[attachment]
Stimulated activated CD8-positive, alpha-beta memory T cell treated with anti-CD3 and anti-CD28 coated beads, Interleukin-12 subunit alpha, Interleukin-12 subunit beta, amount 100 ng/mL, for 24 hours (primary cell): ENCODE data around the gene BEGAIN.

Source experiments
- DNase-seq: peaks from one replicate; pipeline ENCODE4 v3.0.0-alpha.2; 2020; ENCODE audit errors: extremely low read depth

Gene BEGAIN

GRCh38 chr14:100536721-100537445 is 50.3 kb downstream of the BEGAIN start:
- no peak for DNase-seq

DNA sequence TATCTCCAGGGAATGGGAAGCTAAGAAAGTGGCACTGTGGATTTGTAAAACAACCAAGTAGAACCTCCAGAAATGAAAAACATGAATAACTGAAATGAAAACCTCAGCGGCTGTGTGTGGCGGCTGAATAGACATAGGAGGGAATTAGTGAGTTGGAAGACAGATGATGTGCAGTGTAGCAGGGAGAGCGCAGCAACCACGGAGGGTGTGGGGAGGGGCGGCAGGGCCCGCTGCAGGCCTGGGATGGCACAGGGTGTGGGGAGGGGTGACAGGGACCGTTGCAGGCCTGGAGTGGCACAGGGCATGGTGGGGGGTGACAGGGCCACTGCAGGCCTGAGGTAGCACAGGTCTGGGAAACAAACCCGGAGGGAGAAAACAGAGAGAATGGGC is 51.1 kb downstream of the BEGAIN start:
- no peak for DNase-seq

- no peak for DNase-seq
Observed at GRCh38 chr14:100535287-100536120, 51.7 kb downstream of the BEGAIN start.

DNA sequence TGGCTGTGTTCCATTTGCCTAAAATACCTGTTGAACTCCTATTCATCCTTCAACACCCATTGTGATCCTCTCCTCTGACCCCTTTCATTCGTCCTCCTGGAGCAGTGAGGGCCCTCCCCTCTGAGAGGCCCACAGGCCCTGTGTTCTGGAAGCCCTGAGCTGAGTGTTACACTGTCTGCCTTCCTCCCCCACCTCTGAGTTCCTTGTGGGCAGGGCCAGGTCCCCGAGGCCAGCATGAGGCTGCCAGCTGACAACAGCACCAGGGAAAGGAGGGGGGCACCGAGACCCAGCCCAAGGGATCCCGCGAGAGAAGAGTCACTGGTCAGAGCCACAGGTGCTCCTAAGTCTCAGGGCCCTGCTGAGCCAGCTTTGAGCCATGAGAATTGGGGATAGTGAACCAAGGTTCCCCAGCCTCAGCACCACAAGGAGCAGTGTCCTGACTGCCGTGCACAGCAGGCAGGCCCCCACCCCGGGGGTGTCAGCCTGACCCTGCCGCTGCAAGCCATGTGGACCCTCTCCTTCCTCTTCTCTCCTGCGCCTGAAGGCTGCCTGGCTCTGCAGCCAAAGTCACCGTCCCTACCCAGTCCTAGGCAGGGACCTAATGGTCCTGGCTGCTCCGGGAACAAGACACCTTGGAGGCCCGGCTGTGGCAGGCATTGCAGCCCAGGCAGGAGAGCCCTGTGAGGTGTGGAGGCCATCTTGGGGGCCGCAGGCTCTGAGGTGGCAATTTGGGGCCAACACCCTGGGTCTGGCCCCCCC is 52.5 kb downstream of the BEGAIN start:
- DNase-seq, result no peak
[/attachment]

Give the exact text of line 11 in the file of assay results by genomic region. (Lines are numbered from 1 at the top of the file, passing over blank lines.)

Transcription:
DNA sequence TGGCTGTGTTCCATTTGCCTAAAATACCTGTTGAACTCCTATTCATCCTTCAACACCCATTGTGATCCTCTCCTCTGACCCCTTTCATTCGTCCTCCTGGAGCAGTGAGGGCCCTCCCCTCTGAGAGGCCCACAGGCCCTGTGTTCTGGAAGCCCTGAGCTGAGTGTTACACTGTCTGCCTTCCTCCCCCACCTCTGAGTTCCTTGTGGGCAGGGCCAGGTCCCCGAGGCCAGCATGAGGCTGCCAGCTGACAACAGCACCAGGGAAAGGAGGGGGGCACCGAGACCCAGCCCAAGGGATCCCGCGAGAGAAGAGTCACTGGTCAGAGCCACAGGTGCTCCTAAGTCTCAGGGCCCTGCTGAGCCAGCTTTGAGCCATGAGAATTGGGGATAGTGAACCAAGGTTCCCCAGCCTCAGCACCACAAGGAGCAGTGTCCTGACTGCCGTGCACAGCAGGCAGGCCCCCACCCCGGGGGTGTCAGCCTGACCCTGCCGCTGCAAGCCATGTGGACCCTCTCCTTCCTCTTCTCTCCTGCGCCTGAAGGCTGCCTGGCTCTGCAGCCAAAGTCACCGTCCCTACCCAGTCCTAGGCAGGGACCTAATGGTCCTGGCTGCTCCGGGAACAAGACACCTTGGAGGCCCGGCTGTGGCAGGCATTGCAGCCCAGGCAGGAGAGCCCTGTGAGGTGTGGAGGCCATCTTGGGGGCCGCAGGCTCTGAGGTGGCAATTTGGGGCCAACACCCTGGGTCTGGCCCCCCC is 52.5 kb downstream of the BEGAIN start: